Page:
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UNCOVERED: Fix for LaBelle water main break delayed by lost system maps

Efforts to modernize and map aging water systems underway as city seeks significant state funding
Posted at 6:04 PM, Mar 01, 2024
and last updated 2024-03-01 18:04:27-05

LABELLE, Fla. — A busted water main caused real problems in LaBelle, and Fox 4's reporting has uncovered a big reason why people there didn’t have water for two days. It’s because the city couldn’t find the break, in part, because it doesn’t have a map of its own water system.

Mitchell Wills, Superintendent of Public Works, explained that the city's water system infrastructure dates back to the 1940s, predating computer databases. Over time, original maps have been lost, complicating efforts to address such emergencies.

Desperate to find the break, the city even reached out to former Public Works employees to see if they could help. FGCU civil engineering professor Seneshaw Tsegaye says this problem is more common than you might think.

“The broader challenge we have at the moment in the urban setting is not only knowing where the infrastructures are but also understanding how they're functioning underground," said Tsegaye. "We design them, bury them underground assuming that they're going to function for 20-30, sometimes 100 years without actually maintaining them, monitoring them, where they are and how they work."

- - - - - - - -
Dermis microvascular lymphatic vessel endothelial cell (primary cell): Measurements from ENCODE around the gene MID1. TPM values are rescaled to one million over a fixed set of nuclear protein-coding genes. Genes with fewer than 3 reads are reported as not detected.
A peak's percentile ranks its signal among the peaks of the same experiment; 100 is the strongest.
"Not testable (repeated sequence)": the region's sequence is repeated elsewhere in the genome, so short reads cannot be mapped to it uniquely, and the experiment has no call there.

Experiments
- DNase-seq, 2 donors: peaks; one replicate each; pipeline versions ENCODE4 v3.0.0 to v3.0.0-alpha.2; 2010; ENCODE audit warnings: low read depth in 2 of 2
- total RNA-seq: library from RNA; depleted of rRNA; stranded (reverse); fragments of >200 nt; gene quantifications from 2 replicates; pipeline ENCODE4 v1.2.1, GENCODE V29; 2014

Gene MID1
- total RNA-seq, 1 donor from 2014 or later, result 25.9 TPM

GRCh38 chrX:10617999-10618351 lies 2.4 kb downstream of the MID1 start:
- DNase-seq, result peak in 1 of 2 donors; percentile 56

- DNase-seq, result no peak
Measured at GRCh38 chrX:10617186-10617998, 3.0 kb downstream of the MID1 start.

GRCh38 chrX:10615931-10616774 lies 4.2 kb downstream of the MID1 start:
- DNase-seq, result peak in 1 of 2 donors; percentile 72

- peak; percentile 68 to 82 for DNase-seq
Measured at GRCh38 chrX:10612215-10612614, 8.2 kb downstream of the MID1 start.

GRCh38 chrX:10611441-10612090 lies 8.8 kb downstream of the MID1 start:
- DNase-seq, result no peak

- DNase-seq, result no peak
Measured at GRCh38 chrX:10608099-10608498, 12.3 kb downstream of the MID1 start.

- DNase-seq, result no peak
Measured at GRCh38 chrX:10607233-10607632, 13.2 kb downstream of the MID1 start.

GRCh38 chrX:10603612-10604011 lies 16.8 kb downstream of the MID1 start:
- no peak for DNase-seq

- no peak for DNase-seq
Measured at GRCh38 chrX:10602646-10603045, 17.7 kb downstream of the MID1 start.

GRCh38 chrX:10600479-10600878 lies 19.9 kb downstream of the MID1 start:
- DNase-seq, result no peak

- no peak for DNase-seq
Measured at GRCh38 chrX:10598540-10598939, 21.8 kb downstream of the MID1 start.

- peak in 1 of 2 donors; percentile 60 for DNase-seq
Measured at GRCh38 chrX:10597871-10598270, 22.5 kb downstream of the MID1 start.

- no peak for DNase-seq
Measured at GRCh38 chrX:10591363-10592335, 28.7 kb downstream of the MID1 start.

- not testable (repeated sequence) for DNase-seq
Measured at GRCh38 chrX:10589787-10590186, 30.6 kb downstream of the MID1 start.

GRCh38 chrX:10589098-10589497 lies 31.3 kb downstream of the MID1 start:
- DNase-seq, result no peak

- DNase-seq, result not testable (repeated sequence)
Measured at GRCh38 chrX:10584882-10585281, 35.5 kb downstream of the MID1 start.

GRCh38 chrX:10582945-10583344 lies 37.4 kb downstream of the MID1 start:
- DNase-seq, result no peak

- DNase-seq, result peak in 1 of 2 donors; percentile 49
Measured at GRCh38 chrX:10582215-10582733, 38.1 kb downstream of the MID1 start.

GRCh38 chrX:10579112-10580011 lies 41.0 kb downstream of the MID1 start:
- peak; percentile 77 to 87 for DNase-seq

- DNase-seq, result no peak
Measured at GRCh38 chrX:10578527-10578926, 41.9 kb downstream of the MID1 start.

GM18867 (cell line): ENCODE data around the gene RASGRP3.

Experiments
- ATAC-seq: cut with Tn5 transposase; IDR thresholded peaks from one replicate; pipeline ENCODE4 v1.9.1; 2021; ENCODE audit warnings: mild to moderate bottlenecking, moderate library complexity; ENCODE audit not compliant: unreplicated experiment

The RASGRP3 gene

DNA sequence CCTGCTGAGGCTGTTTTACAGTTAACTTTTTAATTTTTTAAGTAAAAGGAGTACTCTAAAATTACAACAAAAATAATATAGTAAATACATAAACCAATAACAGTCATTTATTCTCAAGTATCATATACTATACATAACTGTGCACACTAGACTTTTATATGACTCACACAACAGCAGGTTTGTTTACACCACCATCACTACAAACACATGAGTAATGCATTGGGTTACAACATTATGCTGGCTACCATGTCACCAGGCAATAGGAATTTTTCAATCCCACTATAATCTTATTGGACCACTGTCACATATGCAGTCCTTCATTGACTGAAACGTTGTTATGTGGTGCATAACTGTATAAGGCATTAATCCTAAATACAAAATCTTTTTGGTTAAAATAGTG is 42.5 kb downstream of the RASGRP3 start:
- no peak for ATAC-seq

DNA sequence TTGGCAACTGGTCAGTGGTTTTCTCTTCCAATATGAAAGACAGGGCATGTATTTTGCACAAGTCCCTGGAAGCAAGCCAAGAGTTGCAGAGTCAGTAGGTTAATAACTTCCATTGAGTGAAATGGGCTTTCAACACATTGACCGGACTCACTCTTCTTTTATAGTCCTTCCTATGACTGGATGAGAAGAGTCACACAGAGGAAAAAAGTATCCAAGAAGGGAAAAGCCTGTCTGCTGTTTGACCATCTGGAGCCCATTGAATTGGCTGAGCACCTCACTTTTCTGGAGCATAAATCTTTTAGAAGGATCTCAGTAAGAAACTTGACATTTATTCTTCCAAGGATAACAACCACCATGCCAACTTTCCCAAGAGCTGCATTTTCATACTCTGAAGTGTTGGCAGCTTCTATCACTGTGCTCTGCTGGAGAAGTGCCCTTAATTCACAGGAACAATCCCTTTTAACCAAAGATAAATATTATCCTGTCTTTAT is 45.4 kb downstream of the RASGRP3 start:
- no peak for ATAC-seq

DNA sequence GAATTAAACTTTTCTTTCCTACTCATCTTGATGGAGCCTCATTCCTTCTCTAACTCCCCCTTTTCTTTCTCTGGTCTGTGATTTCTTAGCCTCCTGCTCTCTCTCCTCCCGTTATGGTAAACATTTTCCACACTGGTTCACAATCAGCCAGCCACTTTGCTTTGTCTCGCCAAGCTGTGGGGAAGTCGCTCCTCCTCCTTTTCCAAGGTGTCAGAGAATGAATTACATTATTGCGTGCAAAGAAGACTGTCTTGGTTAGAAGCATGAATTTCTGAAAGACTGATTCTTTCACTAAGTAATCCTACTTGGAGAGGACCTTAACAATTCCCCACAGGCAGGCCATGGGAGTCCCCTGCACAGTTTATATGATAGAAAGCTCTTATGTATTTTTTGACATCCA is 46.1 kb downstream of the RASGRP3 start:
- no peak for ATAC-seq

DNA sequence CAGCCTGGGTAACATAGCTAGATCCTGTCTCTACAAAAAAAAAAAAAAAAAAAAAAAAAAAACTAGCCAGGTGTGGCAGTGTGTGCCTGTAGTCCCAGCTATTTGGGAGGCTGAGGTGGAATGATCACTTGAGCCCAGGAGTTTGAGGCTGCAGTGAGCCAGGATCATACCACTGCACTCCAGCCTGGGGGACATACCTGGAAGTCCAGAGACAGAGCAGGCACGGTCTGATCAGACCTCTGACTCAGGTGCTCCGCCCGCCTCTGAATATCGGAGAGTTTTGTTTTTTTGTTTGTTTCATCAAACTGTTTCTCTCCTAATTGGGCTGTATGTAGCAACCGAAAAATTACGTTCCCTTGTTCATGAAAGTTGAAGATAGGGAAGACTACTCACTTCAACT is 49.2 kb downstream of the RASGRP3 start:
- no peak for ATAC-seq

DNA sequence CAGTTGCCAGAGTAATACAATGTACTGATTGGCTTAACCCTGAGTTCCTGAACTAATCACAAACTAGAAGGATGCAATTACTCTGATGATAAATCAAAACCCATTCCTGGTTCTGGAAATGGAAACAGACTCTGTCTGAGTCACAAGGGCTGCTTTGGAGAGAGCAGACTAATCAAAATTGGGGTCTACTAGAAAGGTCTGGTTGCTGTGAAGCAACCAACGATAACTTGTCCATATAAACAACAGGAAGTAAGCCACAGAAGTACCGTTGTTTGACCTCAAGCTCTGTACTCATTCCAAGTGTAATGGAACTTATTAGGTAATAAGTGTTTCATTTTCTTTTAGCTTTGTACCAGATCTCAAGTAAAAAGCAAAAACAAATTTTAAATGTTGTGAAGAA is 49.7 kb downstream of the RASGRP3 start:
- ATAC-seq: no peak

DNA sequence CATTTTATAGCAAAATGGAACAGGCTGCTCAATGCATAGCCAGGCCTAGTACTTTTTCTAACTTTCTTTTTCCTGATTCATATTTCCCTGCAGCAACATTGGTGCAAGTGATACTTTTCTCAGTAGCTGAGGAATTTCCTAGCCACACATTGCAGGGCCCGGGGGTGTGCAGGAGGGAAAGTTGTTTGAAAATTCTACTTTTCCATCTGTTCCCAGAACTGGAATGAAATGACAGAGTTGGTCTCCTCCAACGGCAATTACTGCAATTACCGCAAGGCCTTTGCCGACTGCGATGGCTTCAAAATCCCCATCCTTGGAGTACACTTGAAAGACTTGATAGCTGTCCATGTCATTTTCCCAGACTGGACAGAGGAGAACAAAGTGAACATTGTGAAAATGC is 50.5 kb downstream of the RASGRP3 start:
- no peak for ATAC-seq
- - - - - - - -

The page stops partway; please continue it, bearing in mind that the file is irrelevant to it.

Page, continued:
To address these issues, the City of LaBelle has requested $5 million from the state legislature to upgrade the aging systems and make better maps. That’s in addition to another $5 million for expanding the water treatment plant.

“Realtime monitoring sensors buried into the infrastructures. Those sensors will provide you information on how the infrastructure functions over time," Tsegaye explained.. "They will tell you where they are, and if something happens they immediately report to the central system saying, ‘Okay, the pipe burst between this and this location.’"

As part of its proposed upgrades, LaBelle plans to replace aging valves to enhance its monitoring capabilities.

Johann Florexile, who Fox 4 first spoke with when his water was out on Monday says he appreciates the city's transparency and efforts to address the problem.

"I'm grateful that they were honest about it," he said. "They put it out in the open, so that tells me that they've identified a problem and are working on it."